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Why does every photography studio have an area of white seamless background? The reason is pretty simple. A seamless white background is an industry standard because it’s so versatile.
It’s a neutral background for colors, making it an ideal choice for catalogs and compositing. With lighting, gels, or post-processing, you can make it almost any color you want. Yet that barren background still seems to stymie some photographers used to shooting on location.
High Key White Seamless Background
I got a lot of comments on the photos I showed in the previous post. Some thought it was quite a departure from my usual images, so I wanted to give some of what was going through my mind from the last photoshoot at Studio One.
Here’s how the studio looked behind the scenes.
That’s a friend of mine using my Elinchrom lights. My Deep Octa is a bit lower than I used it and he’s using another Elinchrom bare bulb to light the background to get a high-key look.
There’s really not much going on with the environment, though. It’s an empty space and you fill it with your imagination. So your photos on a white seamless background are as expressive as you can imagine or as dull as your imagination. That works as an advantage. The background isn’t competing for attention with your subject, which is why it’s perfect for so many catalog photoshoots. You’re not selling the environment. You’re selling a product.
While this is one way of working a high-key photo, I tend to use a different approach. Here’s an example of my high-key setup.
We were thinking of something operatic for this shot, but that’s beside the point.
On either side of the white seamless background are two V-flats. My Elinchrom lights are behind them, flashing at the wall. There’s no foreground light in this shot, everything is just a wash coming from the backlight. You have to move your subject away from the back wall to get out of the nuclear lighting zone.
The reason for using white V-flats is twofold. First, it prevents flare from coming back into my lens. Second, it gives a nice, soft side-light for my subject. Once that’s in place, I can make some decisions.
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If I want a silhouette, I can expose for the background and let my subject remain unlit.
For a catalog shot, you would add your key light to the foreground and come up with something like the next photo.
This is how it looks out of camera with my setup on an older shoot. Had I been using a tethered system at the time, I could have corrected for the color cast on the left side. In this case, it only took a quick Curves adjustment to clean it up for the final shot.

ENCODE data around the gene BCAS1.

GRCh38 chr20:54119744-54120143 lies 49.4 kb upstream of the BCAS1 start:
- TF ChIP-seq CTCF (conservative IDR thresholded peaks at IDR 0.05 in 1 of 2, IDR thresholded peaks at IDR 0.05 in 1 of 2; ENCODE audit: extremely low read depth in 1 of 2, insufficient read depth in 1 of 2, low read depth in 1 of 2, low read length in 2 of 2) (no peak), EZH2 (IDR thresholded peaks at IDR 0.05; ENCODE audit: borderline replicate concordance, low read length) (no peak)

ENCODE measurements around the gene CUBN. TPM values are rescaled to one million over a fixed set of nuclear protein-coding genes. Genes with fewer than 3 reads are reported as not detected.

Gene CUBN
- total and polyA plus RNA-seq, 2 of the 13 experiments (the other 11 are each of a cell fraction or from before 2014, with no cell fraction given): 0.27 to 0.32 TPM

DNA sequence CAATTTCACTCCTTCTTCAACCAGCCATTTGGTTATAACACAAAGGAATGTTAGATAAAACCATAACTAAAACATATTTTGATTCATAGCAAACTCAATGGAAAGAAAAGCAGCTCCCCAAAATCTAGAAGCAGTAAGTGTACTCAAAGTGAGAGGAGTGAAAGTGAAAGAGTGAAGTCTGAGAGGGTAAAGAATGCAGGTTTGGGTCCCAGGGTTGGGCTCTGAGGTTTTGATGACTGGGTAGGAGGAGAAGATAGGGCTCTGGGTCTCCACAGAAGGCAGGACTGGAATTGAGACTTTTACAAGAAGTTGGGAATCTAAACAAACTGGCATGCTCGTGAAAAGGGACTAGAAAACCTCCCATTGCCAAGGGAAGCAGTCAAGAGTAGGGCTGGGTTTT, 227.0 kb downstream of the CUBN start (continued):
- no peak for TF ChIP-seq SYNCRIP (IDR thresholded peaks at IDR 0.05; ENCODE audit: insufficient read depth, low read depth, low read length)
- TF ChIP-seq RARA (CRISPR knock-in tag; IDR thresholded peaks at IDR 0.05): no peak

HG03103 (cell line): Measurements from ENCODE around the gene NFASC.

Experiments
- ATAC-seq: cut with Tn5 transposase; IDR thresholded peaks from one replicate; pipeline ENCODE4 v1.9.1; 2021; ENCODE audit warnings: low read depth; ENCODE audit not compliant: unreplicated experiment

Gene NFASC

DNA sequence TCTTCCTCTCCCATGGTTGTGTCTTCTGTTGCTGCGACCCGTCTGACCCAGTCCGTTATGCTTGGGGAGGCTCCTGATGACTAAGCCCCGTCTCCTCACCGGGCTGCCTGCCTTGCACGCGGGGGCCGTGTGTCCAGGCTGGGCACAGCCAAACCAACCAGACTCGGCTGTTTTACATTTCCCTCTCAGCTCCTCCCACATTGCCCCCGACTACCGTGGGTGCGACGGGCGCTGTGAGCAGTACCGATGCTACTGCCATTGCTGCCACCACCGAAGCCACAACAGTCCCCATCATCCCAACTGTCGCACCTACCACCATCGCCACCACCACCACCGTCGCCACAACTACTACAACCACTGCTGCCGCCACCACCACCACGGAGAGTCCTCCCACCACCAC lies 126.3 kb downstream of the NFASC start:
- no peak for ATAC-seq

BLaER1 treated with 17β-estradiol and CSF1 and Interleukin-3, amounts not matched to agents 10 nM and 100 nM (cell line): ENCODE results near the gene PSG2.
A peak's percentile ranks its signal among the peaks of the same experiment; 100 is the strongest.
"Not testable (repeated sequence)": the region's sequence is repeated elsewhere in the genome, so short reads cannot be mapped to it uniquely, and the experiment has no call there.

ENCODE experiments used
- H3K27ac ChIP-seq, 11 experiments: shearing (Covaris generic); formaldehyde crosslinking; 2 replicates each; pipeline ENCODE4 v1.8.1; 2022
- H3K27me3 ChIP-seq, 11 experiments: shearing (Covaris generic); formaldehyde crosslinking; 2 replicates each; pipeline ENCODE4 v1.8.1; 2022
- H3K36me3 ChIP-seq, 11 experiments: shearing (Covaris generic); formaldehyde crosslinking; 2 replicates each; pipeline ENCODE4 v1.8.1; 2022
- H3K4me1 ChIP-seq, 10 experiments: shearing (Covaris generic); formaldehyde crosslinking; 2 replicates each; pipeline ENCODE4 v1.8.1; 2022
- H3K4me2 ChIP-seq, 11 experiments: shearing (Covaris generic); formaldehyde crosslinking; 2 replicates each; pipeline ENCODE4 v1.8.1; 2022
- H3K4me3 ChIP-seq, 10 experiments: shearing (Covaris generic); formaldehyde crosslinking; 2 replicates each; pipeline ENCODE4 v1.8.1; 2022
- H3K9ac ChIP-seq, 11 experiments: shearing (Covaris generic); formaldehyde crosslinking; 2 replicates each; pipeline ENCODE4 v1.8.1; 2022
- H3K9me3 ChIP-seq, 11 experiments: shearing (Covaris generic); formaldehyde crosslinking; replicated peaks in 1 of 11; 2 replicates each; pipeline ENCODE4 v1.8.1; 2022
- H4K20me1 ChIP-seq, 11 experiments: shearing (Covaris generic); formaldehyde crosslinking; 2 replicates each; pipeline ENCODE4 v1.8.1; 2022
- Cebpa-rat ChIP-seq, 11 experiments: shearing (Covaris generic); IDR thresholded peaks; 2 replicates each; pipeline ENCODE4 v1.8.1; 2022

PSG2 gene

That’s the beauty of shooting tethered, though. I would have had a larger image and more information to make a slight adjustment on the set to get it perfect in camera.
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The truth is that I’m just not that satisfied with this kind of high-key image, though. It’s useful and serves a purpose. When my friend Niki came to me and said she needed a portrait on a white background for a book, I knew how to do it. It’s a functional setup.
You can also make it more of an artistic setup. Take a look at the Beauty/Portrait portfolio of Joel Grimes and you’ll see some very artistic high-key photos. He demonstrates this technique on a Kelby Training (now KelbyOne) class using very large shoot-through umbrellas on both sides and a large source for his key light.
I’m tempted to try the same look using my white V-Flats as reflectors on both sides, but that’s for another day. Ultimately, you can be functional or artistic with high key images on a white seamless background.
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White is the New Black
Funny thing about a white seamless background. It’s only white if you light it. You can see that in the photos above, but as shown below, white can also be black. Here’s my first test shot from the last studio visit.
That’s a photo of the same white seamless background as in my iPhone shot at the top of this article, shot in the ambient light of the studio. Why is it black? There just isn’t enough ambient light in my exposure settings to show anything. I’m literally starting with a blank canvas and I have to add light. Here’s my exposure.
I didn’t want a high-key look, so I placed my key light to the side of the studio. I wasn’t using a grid or flagging the light, so some of it still spilled onto the background. Instead of a glaring high-key white background, I ended up with a muted grey background, as you can see in this shot.
Instead of lighting everything, I wanted a darker image. I wanted shadows. Like many photographers before me, I’m learning that I like photos more when you don’t light everything in them.
I also like them better without dust spots, so the shot needed some cleanup in post processing. While I was there, I decided to add a bit of color to the image.
My plan for this photoshoot was to create a series of portraits where I varied the background color. As I mentioned, shooting with gels over the lights is one way to get there, but I decided that I had a greater choice over the background color range in post-processing than I did with my gels.
Shooting on a grey background also makes selection much easier to extract the subject for a composite image.
Working On Imagination
I’m discovering that I can imagine all sorts of things. The part that usually holds me back is gathering the materials I need to make my imagination come to life: wardrobe, willing subjects, and interesting background images.
Others are far better at making these things happen, which gives me hope. I know that none of my obstacles are insurmountable. I have to work through them a step at a time.
When it comes to shooting on a white seamless background, your imagination is really the key ingredient.